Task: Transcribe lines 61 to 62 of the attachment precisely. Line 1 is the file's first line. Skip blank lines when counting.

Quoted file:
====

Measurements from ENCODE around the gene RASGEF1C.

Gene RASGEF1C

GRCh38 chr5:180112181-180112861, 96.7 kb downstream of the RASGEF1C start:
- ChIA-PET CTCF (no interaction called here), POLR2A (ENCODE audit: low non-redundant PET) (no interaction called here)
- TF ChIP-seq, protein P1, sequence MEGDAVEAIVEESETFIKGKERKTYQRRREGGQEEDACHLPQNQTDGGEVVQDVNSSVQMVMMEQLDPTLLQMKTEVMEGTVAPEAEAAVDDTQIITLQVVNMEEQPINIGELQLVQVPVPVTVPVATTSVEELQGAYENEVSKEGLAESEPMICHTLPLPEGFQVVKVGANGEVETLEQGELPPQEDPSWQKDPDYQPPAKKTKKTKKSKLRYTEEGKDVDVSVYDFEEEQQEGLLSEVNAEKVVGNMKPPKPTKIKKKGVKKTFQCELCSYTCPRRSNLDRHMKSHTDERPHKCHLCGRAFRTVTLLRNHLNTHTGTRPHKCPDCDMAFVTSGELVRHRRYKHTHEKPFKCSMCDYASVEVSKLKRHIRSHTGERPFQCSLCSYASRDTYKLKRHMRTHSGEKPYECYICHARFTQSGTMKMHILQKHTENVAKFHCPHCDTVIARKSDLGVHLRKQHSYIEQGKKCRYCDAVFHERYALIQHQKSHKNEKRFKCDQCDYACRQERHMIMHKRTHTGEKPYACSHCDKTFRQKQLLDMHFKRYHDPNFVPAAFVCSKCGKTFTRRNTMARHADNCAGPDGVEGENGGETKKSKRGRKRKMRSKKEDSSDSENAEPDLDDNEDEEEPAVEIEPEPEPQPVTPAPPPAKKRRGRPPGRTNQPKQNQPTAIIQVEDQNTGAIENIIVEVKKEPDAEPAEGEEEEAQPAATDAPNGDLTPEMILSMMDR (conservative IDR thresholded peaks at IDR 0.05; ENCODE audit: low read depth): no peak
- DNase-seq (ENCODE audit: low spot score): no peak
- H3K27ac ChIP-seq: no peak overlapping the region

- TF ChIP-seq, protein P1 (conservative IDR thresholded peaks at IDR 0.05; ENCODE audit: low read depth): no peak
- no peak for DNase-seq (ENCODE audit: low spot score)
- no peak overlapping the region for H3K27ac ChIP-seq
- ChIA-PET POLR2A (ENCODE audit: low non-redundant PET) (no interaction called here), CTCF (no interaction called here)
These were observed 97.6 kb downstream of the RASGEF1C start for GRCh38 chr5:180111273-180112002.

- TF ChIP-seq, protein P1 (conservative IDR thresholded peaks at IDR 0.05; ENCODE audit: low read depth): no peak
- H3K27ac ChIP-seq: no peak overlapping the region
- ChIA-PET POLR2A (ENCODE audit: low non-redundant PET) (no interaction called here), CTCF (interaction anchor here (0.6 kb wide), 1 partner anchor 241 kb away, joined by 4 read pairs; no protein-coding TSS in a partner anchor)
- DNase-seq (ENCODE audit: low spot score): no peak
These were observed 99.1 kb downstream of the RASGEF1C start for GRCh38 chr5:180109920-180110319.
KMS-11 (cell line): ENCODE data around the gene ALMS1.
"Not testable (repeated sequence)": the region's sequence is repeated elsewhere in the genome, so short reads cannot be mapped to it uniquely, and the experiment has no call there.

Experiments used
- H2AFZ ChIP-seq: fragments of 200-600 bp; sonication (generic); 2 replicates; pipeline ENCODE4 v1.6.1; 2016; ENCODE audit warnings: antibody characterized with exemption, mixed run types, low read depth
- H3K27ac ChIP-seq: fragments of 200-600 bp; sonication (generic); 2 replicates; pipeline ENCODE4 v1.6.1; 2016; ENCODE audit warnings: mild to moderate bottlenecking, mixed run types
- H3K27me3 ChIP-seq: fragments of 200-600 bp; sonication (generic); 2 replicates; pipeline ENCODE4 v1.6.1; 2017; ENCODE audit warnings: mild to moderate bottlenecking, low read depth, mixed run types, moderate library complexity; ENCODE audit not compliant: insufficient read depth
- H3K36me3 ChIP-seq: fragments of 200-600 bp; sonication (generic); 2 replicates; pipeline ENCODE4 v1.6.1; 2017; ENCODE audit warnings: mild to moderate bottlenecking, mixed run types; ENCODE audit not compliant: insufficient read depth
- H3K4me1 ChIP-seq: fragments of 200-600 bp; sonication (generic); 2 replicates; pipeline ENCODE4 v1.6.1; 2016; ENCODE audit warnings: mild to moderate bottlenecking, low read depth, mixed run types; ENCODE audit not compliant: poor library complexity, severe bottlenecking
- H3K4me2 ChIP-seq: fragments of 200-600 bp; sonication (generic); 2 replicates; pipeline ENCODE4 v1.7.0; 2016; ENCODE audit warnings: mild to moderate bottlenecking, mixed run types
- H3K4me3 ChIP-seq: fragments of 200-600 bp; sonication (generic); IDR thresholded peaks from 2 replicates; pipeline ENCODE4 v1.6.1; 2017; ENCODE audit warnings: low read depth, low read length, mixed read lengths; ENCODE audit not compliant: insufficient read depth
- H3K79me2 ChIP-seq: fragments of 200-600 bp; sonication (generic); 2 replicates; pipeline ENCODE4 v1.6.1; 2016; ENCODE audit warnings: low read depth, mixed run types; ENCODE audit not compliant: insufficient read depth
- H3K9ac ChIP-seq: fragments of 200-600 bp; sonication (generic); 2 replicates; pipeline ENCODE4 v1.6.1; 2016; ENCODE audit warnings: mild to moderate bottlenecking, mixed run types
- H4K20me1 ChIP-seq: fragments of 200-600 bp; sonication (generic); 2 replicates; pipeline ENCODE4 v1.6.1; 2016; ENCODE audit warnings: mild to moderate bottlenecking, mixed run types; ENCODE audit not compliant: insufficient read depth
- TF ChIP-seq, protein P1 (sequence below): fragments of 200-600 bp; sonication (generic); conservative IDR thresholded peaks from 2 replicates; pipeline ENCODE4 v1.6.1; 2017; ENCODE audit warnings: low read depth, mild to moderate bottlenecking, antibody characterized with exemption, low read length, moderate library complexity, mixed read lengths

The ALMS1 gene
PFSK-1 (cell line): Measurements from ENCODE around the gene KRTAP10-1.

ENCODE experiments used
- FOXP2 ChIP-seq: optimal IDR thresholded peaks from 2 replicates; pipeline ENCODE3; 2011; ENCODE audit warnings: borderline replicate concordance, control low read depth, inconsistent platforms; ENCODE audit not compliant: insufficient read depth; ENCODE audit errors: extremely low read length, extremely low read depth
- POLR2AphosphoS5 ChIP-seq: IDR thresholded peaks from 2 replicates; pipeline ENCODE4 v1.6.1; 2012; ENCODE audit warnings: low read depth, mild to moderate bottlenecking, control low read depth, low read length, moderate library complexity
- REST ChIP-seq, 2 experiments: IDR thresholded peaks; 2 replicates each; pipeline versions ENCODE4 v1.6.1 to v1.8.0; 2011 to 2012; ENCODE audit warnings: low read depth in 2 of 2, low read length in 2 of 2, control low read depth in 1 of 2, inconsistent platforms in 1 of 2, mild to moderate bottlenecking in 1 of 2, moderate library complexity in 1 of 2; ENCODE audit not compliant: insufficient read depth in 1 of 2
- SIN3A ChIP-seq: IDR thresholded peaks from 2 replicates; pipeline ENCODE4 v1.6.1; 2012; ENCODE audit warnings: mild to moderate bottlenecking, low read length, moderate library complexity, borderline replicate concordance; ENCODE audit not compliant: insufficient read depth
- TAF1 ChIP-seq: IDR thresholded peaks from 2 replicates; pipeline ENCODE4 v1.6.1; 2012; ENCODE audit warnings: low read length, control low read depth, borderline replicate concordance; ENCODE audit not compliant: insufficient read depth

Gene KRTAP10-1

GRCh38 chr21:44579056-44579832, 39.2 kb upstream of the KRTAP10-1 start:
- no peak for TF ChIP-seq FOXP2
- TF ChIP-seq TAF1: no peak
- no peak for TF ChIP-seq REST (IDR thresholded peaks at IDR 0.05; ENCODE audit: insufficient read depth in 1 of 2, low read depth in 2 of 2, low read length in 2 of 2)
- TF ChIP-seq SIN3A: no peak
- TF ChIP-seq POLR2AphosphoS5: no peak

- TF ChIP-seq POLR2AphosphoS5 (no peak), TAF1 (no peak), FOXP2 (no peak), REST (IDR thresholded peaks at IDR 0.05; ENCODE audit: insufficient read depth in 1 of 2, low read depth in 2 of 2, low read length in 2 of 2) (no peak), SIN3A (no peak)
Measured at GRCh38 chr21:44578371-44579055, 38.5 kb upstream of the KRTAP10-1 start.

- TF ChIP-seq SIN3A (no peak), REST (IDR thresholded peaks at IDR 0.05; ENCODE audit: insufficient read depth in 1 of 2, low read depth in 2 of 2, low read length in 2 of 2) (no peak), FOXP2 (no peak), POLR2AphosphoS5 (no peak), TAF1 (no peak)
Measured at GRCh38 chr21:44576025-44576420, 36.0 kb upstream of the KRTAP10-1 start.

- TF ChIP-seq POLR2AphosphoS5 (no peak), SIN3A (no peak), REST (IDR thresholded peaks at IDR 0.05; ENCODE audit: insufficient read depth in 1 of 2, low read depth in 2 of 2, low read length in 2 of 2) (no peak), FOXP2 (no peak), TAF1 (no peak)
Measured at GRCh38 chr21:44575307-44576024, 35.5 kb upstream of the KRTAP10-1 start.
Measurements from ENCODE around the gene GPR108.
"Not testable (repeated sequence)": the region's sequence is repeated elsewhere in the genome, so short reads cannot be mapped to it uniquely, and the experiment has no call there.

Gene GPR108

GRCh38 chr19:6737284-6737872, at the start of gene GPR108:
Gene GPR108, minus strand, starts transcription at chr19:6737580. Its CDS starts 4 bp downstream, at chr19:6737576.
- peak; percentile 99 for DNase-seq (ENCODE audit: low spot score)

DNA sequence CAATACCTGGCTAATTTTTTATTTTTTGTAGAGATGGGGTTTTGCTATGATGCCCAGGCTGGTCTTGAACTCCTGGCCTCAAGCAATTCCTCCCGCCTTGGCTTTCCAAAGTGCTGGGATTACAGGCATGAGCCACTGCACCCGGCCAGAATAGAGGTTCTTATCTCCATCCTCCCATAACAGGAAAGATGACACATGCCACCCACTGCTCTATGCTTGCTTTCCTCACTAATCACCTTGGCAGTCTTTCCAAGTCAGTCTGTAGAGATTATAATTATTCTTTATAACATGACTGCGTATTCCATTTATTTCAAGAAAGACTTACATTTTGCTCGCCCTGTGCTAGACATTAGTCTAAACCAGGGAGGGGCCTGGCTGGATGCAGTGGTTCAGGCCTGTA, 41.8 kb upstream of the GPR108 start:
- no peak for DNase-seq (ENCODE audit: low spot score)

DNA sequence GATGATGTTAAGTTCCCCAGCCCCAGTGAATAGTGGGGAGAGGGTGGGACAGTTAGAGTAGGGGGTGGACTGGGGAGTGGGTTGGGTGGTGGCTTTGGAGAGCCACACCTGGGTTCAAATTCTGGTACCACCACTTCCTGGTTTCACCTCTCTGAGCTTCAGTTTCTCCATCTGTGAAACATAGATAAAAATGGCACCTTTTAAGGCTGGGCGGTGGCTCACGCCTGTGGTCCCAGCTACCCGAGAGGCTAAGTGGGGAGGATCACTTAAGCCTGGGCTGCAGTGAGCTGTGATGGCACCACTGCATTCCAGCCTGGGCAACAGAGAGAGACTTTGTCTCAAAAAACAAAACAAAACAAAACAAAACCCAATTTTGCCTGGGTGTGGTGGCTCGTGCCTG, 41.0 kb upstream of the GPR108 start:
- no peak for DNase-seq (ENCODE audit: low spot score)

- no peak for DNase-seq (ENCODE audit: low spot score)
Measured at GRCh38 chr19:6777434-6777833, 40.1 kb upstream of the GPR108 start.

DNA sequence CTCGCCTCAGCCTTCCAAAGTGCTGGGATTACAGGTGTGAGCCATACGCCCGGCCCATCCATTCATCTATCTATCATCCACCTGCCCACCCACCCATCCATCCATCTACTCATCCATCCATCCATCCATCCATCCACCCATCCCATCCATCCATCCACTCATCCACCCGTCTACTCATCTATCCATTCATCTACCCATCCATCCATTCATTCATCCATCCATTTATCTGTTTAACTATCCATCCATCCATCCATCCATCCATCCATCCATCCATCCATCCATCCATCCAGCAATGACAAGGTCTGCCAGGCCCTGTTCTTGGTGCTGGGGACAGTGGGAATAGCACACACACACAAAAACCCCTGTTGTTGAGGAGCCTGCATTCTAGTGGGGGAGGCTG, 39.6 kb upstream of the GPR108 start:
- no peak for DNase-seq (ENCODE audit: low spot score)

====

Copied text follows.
DNA sequence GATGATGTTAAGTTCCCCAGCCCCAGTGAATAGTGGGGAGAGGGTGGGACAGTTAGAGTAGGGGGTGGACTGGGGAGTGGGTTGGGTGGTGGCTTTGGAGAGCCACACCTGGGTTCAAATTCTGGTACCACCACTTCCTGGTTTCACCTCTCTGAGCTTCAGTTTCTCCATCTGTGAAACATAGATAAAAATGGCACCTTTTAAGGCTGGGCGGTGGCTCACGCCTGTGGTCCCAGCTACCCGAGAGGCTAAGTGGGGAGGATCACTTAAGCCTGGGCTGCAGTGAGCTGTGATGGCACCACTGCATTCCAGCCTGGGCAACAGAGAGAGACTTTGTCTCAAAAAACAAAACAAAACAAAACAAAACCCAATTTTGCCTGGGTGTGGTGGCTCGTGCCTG, 41.0 kb upstream of the GPR108 start:
- no peak for DNase-seq (ENCODE audit: low spot score)